What does it mean to put others first, rejoice when trials hit and be disadvantaged without bringing it on ourselves.  Self-preservation is a good thing, instilled by God as a failsafe when we face heart-threatening or dangerous situations.  Where I get it all mixed up is in the business of dealing with the world in general—or, for that matter the body of Christ.  Make no mistake, it’s harder to deal with other “Christians” in business, relationships and host of other tricky social places covered in the Christian manual.

There are those who look upon any suffering they go through as suffering for Christ.  I don’t agree with this outlook anymore nor have I for about 20 years.  Ecclesiastes 9:11  I have seen something else under the sun:  The race is not to the swift or the battle to the strong, nor does food come the wise or wealth to the brilliant or favor to the learned; but time and chance happen to them all.  God doesn’t instigate every situation, though all situations and their outcomes are calculated into creation.  Some things are simply the natural programmed outcome of sin working in nature and humanity without any special interference from the divine hand.

It’s sort of like gluing stuff to a top then spinning it.  If the glue isn’t strong enough in one spot, whatever’s attached to it will fly off once the top is going full speed.  The time and chance part of the equation results from not enough glue being applied to that spot, granted, at the same time it would have held fine had the top not been spun more slowly or not at all.  The speed at which it’s spun and inertia in conjunction with the glue not being enough for such an exercise causes the object to go flying.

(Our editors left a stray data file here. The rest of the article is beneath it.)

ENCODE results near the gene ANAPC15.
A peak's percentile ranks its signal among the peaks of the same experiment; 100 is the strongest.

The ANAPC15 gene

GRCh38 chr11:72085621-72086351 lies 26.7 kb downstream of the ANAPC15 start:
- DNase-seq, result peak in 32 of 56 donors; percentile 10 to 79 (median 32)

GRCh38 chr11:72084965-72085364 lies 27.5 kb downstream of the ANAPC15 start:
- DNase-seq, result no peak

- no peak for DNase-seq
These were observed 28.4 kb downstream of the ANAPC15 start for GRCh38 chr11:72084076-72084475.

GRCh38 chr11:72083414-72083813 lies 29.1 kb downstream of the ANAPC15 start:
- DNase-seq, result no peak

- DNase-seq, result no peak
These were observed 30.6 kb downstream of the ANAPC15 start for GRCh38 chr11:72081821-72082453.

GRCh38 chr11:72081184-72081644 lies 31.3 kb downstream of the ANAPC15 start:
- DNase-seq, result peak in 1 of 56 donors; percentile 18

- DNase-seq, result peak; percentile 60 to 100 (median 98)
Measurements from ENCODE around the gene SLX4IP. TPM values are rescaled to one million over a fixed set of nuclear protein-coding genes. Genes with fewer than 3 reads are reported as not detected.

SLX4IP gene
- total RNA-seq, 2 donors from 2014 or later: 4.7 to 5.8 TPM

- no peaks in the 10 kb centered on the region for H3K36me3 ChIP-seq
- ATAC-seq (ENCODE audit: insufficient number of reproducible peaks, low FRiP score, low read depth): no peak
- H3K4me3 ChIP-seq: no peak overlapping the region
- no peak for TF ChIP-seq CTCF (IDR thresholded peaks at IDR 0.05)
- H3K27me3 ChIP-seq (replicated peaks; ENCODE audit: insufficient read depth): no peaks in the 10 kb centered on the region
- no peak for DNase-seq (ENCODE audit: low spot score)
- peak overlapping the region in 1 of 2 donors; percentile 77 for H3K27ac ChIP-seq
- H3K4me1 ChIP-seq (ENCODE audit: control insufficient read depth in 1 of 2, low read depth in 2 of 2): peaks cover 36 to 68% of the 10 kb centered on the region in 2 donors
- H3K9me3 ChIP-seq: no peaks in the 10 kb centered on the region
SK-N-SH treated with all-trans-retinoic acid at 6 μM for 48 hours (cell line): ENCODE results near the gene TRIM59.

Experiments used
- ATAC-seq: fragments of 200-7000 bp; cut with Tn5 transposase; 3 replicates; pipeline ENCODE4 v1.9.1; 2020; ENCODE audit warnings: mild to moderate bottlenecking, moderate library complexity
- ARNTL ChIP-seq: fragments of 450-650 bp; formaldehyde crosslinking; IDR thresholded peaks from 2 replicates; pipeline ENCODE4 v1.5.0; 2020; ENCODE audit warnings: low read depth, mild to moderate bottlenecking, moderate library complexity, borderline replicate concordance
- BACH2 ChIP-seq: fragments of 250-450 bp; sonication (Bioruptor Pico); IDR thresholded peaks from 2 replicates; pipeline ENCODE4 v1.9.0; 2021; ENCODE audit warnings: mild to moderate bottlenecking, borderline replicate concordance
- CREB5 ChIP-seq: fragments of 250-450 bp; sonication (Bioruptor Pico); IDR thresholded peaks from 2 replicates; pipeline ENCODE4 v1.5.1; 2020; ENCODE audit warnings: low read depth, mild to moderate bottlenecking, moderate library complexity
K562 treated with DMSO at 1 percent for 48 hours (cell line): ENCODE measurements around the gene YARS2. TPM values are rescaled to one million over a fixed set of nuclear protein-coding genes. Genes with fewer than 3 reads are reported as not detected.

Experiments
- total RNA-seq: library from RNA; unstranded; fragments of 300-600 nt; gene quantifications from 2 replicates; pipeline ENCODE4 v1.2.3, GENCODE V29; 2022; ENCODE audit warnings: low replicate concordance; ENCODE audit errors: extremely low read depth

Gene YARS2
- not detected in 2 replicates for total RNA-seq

We read this and think “Duh!” yet go along in our spiritual walk as if cause and effect stopped working somehow just because of the cross.  God set the outcome of the cross in the law by calling anyone cursed who got hung on a tree; the hatred of the Jews for Jesus set the law in motion so that the cross became the death of choice.  God knew the nature of sin for He programmed life and understood full well what entropy, disintegration and death meant.  By default God creating life programmed what dying would be like; when He created positive ions, He then added neutral and negative ions.  God created matter, then designed a thing we know from Star Trek as “anti-matter” and now measure as dark matter, if I remember right.  In giving the law about being hung on a tree, He set in motion one key possibility (which in His foresight meant high probability) in the rescue mission for mankind.